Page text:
How to Dress Like a Gentleman

Two men, two looks—do you see yourself as the conservative Savile Row type . . . or more of a modern-day dandy?

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Classic Old School Style

True-blue traditionalists, who consider themselves above fashion, patronize sanctuaries like STEED (9 Savile Row; 44-20-7287-7227), where conservative style and impeccable quality rule. Known for elegantly soft tailoring even with heavy flannels and tweeds, the firm uses light interlinings and little padding. Slightly sloped shoulders, a fuller chest and blade, a shaped waist, and a flared jacket skirt, with full-cut trousers and lapelled waistcoat, are the preferred styling. Altogether a Duke of Windsor sort of thing.

The traditionalist's shirt is undoubtedly from TURNBULL & ASSER (71-72 Jermyn Street, St. James's; 44-20-7808-3000), beloved since 1885 by clients from Winston Churchill to Sean Connery, Picasso to Ronald Reagan. T&A is justly famous for its classic cut and array of patterns and materials that tend to produce a giddy, sweet-shop mentality.

For footwear, the narrow line and chiseled box toe designed at mid-century by the renowned GEORGE J. CLEVERLEY & CO. (13 The Royal Arcade, Old Bond Street; 44-20-7493-0443/1058) remain the hallmark of elegance. Cleverley's former pupils John Carnera and George Glasgow carry on the tradition. Their oxfords cut from a single piece of box calf and suede monk straps are sublime.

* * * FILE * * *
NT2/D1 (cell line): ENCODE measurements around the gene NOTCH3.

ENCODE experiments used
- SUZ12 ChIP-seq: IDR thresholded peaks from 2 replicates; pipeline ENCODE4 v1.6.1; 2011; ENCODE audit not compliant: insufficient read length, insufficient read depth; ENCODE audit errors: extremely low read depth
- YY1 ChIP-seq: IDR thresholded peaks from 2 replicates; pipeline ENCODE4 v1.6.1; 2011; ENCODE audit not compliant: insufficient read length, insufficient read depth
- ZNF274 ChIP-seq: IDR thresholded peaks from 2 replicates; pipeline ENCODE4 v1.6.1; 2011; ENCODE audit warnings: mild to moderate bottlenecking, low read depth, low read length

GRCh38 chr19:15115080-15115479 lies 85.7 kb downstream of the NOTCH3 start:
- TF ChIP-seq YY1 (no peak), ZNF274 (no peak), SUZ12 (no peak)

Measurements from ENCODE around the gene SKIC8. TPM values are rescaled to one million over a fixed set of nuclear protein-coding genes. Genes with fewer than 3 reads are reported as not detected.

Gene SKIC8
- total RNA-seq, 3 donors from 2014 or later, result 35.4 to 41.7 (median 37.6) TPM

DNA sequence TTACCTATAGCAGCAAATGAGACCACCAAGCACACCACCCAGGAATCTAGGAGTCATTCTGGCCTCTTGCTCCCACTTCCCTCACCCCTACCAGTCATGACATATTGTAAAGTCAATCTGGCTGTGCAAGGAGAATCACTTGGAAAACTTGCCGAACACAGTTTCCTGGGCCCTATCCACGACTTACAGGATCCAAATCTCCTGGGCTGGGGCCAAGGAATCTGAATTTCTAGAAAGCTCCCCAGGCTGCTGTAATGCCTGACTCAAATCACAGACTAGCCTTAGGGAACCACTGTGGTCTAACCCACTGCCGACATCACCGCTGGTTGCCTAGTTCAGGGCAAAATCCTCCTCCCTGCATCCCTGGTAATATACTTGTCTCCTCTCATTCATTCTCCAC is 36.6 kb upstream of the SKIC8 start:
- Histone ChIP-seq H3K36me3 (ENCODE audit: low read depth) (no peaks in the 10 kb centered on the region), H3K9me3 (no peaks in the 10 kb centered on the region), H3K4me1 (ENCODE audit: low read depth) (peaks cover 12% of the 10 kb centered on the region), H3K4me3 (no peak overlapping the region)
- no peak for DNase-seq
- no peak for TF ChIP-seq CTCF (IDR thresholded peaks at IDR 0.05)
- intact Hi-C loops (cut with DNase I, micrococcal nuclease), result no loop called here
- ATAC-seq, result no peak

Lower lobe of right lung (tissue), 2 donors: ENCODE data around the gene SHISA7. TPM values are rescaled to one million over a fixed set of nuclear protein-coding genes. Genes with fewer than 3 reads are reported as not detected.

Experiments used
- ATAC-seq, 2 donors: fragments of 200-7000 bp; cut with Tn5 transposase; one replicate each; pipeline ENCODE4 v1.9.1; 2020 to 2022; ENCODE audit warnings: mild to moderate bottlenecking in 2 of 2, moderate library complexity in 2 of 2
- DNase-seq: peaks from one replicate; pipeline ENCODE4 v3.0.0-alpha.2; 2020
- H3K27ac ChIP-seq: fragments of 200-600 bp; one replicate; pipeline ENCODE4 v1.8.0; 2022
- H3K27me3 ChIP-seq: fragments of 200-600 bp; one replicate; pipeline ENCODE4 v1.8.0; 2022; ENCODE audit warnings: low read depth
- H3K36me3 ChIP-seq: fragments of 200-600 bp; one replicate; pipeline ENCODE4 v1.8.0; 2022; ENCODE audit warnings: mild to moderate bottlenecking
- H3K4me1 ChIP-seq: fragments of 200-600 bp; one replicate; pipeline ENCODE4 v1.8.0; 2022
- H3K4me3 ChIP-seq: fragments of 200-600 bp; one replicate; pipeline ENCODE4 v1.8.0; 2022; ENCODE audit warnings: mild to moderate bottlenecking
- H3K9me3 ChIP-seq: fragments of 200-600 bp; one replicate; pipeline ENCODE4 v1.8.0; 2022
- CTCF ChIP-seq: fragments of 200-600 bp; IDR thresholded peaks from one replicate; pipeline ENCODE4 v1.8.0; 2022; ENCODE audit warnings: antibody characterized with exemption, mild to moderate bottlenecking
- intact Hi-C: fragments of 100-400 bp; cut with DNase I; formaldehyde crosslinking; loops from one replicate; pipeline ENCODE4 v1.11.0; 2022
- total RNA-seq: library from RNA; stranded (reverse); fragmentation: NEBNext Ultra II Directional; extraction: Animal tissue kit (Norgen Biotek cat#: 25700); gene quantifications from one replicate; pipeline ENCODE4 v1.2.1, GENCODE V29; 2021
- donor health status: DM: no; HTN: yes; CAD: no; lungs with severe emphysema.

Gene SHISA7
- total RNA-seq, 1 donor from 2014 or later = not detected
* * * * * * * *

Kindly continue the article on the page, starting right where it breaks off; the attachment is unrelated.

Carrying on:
A Chesterfield, hat, and umbrella complete the outfit. Clothmakers since 1805, CROMBIE (99 Jermyn Street; 44-20-7839-1375) is best known for stylish overcoats with dark velvet collars. For 326 years, JAMES LOCK & CO. (6 St. James's Street; 44-20-7930-8874) has made hats for men such as Horatio Lord Nelson and Prince Philip. Of the 300 styles, the most popular is the felt Voyager trilby, which the traditionalist will order in dark brown. His tightly furled umbrella, used mostly to hail cabs, will have a Fox frame and fitted whangee handle from JAMES SMITH & SONS (53 New Oxford Street; 44-20-7836-4731).

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. . . and a Modern Twist

Now don't get us wrong, we are not talking chartreuse suspenders or bespoke running shoes. The mood of the modern dandy is more romantic; you might even say he has the air of an Edwardian peacock. There's certainly no softness about his suits—they're honed and sharp and blazing. The m'lord of the Row is RICHARD JAMES (29 Savile Row; 44-20-7434-0605), who pioneered the approach of giving traditional silhouettes a bit more body-consciousness. James infuses classic worsteds, flannels, and tweeds with stripes of aqua, fuchsia, lime, and teal. His perfect suit: charcoal wool/cashmere with burnt-orange space-stripes, narrow in the lapel and longer in the body.

The modern dandy will probably sport a fancy silk-embroidered waistcoat from FAVOURBROOK (55 Jermyn Street; 44-20-7493-5060) for a dash of British eccentricity and spirit—think Four Weddings and a Funeral or Pierce Brosnan as James Bond. He'll top it off with a bright satin cravat in salmon or mulberry, worn like a four-in-hand, and a smart raincoat from CONNOLLY LUXURY GOODS (41 Conduit Street; 44-20-7439-2510).